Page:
To achieve this objective, MHRA plans to implement a new periodic fee, make changes to existing fees and pull in minor funding from the government. The Department of Health is to help MHRA over the next year by providing £8.1 million ($12.6 million), plus £1 million for efficiency initiatives, but in the longer term the regulator will lessen its reliance on this traditional source of funding. This shift is a top strategic priority for MHRA over the coming year.
Business Plan, Press Release
Talk of EU Collaboration on Drug Pricing Intensifies
More prominent European officials have proposed extending the powers of the EU into new areas, such as pricing and access to medicines. The arguments in favor of such a shift have advanced over the past year as member states have sought novel ways to control the cost of medicines.
Politico reports Jo De Cock of Belgian social security body RIZIV made the most outright call for such a change by backing a more integrated approach to pricing at a European level. “Why not cooperation between member states — let me be very clear — not in order to organize joint procurement but to try to think together,” De Cock said. The commission, for its part, has steered clear of pricing and reimbursement but will discuss the topic with the council later this month.
The topic is a tricky one for the commission, with some member states resistant to any perceived loss of powers to Europe. However, there is a clear move at high levels in Europe to rethink how the EU should approach health. “I believe it will be nice to discuss the possibility to change the European Union treaties in the future,” Vytenis Andriukaitis, the European commissioner for health, said at the Riga conference on Universal Health Care: Investing in Wellbeing for All.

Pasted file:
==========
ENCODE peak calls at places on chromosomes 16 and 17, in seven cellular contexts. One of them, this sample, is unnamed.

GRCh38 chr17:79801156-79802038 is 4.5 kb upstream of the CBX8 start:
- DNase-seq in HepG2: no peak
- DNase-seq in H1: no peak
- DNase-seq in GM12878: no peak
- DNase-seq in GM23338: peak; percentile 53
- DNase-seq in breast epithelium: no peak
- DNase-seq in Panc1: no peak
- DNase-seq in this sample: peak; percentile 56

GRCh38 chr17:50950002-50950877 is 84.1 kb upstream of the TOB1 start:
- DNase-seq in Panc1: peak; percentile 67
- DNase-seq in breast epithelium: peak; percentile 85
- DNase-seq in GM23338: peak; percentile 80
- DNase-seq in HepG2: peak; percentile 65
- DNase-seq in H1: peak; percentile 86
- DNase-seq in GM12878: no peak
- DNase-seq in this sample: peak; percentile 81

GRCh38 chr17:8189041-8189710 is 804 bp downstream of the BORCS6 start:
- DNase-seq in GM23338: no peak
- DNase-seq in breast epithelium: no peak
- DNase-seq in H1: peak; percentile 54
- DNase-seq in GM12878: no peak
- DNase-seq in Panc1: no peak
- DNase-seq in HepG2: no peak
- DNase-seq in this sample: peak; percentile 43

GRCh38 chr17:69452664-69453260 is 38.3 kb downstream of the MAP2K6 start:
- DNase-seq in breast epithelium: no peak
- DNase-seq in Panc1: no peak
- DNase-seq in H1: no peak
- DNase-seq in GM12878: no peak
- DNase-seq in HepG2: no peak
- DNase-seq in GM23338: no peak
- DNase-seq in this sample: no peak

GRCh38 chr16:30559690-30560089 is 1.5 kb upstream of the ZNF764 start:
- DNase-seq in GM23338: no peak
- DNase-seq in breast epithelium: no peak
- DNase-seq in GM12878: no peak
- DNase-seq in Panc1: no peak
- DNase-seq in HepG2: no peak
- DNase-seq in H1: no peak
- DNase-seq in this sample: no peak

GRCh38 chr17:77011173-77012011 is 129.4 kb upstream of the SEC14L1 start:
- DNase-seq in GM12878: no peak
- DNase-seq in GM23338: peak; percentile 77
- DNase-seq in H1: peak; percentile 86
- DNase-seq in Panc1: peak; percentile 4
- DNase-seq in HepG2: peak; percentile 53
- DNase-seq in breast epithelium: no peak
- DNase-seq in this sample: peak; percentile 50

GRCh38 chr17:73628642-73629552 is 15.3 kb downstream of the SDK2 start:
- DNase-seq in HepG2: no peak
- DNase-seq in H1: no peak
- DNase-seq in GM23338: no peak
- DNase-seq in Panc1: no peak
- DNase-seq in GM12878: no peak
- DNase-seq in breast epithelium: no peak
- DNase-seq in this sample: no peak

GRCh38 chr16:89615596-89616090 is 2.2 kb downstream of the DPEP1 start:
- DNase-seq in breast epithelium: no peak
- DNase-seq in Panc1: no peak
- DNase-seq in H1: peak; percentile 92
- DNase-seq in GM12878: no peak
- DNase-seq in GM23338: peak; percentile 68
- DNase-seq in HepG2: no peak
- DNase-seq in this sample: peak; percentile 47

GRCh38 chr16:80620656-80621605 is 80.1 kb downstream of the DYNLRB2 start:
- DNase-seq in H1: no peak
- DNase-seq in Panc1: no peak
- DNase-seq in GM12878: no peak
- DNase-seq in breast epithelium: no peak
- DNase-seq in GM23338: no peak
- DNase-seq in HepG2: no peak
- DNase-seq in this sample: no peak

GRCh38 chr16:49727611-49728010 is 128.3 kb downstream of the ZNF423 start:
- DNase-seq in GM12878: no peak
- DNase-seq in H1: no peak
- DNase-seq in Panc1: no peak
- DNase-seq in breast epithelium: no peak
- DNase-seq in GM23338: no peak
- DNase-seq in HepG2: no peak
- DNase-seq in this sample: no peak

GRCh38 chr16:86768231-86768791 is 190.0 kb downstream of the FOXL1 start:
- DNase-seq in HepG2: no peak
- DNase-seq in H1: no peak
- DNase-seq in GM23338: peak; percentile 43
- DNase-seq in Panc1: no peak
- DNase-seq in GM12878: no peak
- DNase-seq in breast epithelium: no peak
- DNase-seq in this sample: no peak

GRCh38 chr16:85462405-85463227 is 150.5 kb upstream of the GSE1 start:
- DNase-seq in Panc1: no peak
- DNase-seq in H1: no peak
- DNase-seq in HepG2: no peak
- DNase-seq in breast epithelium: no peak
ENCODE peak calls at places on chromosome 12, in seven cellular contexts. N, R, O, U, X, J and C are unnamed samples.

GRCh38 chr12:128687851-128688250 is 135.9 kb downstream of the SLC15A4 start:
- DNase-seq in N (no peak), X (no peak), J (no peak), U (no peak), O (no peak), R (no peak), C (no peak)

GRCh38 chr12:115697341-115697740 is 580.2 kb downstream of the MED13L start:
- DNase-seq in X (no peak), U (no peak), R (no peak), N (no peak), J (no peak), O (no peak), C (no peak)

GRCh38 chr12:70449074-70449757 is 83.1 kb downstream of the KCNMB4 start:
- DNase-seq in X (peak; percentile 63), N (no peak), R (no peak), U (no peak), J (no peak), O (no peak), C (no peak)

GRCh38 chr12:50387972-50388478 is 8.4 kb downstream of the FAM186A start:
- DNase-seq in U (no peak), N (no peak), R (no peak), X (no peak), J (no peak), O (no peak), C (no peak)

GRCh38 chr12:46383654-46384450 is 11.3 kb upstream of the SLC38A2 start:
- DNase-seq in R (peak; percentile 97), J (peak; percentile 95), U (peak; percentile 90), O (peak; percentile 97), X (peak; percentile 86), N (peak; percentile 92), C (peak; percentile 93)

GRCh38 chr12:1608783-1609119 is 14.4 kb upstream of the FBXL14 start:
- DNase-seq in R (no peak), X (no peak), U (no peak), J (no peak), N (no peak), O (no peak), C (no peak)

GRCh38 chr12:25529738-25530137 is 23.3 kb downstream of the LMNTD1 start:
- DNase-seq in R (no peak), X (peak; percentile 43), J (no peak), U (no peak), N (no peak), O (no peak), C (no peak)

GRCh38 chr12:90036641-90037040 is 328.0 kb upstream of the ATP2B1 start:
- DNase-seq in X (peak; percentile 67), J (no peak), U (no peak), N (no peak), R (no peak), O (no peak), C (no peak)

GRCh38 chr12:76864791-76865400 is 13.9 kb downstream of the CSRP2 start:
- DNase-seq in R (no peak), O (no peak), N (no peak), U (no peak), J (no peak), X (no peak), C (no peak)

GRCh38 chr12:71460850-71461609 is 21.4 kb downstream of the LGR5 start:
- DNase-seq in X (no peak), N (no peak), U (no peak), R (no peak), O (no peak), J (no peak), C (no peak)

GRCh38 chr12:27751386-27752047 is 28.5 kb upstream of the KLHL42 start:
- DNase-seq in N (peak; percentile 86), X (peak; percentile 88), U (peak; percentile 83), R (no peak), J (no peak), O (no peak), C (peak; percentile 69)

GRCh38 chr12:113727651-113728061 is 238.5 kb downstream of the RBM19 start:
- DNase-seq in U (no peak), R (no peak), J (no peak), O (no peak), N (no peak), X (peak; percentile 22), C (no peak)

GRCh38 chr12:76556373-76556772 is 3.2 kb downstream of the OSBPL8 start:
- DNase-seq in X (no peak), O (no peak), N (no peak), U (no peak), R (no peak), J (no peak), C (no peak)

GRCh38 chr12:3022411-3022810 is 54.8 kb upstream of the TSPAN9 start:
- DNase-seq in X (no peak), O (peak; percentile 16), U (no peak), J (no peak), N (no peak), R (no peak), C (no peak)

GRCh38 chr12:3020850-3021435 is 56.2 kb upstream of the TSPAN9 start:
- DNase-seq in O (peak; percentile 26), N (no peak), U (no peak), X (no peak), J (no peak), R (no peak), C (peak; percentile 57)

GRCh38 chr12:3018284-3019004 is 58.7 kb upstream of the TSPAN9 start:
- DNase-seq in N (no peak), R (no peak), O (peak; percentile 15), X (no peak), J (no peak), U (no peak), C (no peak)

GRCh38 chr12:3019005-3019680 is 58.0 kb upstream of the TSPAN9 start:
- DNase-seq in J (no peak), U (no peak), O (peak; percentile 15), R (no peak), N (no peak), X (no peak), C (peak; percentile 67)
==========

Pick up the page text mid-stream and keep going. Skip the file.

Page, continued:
The European Commission has maintained its stance that Ireland should reduce its spending on prescription drugs despite criticism from the industry. The Irish Pharmaceutical Healthcare Association was unhappy with the commission’s involvement and communicated its grievances, but European officials have reportedly rebuffed the criticisms. The Irish Times
The Committee for Medicinal Products for Human Use (CHMP) has recommended 10 new drugs for approval. CHMP gave its support to a pair of enzyme replacement therapies and the first histone deacetylase inhibitor for the treatment of multiple myeloma. CHMP rejected one drug, the advanced therapy medicinal product Heparesc. Press Release
The European Medicines Agency (EMA) has called for better training tools for patients using adrenaline auto-injectors. EMA issued the recommendation after a review raised concerns that patients may currently be injecting under the skin instead of into the muscle, resulting in it taking longer for the adrenaline to take effect. Press Release
MHRA has posted advice for physicians to follow when prescribing SGLT2 inhibitors, the class of diabetes medicines that have been linked to high levels of blood acids. The advice to test for raised levels of ketones in patients with symptoms of acidosis, even if plasma glucose levels are OK, comes weeks after EMA began a review into the safety of the medicines. MHRA Statement
EMA has released a draft reflection paper on the viral safety of plasma-derived products. The paper is focused on hepatitis E virus, infection with which is often asymptomatic. This characteristic of the hepatitis E virus makes it of particular concern to EMA. The reflection paper is a step toward setting up more rigorous processes to stop transmission via plasma-derived products. Reflection Paper
It is now mandatory for companies to use electronic forms when making centralized marketing authorization applications. The deadline for adopting electronic forms passed on July 1. In conjunction with the change, EMA prohibited companies from sending applications to member states on DVDs or via the Common European Submission Platform. Press Release, More